I know options trading since 2006, but I made very few trades in the
real market, losing a couple of hundreds of $. I take a break from the
real market and go back to study, and I realize that I always need to
study!


My question is: in your opinion it's possible to live by trading? Do you
live by trading? Do you know someone who lives by selling iron condors?
And last but not least, do you know some hedge fund that operate in
options, especially iron condors?

Many thanks from Italy.

I follow you every day.

Roberto

***

Buona giornata, Roberto

Thanks for reading the blog, and there is nothing wrong with your English.  Yes, the education process, or the need to study, is something that does not end.  Just think about how professional athletes – Tiger Woods for example – always practice. 

Yes, it is possible to live by trading.  But, it is difficult.  The very first truth is that you must prove to yourself that you are a profitable trader – consistently – before you give up your job and try to trade for a living.

Here is the part that most people fail to recognize:  Novice investors believe they can quickly easily to make enough money to support themselves and their family.  Why would someone believe that to be true?  If you want to determine if you can do it, then you must first make money by practice trading.  That means  using a 'pretend' account, or paper-trading.  If you are successful, and ONLY if you are consistently successful – then is the time to think about trying to trade for a living.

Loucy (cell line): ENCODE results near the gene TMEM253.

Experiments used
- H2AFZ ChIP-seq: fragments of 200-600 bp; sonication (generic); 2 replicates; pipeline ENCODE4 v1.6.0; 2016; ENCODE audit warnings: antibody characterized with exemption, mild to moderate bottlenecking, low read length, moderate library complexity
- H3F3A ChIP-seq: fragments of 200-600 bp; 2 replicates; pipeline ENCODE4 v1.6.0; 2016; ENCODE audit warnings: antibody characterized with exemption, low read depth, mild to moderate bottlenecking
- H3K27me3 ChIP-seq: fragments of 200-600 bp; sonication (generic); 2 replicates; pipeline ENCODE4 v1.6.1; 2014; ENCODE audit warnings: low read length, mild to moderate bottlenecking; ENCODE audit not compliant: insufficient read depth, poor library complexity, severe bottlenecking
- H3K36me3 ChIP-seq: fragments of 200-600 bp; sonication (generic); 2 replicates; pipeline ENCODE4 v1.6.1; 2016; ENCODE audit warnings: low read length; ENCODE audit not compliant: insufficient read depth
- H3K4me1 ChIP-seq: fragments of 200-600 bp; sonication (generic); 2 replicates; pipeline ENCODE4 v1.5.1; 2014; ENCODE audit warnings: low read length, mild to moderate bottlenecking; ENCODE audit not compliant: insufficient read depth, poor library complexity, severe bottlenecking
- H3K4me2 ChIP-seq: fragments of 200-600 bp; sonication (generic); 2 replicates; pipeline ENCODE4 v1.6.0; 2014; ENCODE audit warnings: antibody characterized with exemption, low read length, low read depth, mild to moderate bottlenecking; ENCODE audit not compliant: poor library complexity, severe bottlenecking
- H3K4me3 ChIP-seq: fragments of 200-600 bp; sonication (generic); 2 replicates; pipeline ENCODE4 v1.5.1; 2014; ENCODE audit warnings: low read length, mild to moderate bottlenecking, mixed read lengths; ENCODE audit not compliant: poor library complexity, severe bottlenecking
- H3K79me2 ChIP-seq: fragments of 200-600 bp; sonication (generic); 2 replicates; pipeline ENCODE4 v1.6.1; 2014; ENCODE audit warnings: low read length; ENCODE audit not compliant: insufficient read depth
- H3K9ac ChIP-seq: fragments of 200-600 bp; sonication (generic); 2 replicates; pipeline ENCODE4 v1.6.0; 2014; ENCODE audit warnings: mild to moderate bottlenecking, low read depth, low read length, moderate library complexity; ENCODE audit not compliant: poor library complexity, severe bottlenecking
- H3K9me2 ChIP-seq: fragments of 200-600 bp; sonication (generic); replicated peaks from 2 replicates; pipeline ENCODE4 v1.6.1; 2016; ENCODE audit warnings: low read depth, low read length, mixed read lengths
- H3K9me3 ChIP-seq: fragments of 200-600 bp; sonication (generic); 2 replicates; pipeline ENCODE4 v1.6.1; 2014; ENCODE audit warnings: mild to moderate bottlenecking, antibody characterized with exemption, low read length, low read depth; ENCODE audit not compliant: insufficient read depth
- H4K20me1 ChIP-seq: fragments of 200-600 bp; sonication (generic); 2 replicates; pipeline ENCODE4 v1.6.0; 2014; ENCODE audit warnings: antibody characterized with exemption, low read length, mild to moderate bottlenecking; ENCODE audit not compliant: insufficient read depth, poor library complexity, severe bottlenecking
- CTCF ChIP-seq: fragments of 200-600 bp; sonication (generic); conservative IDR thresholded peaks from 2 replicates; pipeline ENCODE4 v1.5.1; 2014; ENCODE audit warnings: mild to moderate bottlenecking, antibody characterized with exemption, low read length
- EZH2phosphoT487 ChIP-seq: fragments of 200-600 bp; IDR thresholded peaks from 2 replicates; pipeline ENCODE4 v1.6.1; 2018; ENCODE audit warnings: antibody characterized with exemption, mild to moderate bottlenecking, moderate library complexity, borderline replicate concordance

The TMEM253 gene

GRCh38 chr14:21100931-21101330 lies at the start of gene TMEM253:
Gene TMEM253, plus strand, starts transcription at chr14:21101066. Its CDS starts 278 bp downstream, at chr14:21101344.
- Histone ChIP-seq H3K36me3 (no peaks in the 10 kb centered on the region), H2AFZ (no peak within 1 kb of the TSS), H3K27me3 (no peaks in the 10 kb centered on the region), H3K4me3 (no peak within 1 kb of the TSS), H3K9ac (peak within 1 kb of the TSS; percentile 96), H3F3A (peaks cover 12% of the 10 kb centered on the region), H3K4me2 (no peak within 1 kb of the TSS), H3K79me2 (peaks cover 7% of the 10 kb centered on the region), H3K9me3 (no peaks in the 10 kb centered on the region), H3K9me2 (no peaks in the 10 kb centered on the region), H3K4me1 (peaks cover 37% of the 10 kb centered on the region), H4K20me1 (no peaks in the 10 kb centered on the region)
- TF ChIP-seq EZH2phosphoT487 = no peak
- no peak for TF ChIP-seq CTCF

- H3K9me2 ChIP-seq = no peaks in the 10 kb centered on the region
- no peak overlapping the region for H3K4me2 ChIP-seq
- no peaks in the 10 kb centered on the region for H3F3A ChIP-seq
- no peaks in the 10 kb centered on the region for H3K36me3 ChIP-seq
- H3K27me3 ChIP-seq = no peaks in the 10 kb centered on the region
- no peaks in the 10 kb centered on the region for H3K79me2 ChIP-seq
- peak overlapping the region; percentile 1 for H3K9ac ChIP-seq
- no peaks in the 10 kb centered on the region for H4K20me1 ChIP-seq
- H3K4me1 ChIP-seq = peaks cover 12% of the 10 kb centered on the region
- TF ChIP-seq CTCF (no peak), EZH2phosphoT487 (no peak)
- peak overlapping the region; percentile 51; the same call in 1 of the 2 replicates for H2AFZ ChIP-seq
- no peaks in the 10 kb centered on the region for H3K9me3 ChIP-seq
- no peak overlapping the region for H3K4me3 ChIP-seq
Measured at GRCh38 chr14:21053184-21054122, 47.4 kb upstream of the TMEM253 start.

If you cannot make money in this account, there is no reason to believe you can do better with real money.

Next consider your bankroll.  How much can you place in your account and still have enough to meet your daily needs – just in case you don't make any money right away?  Next consider your rate of return.  If you can earn 20% per year, consistently, then you would be a very successful trader.  Some people do far better.  Most do not.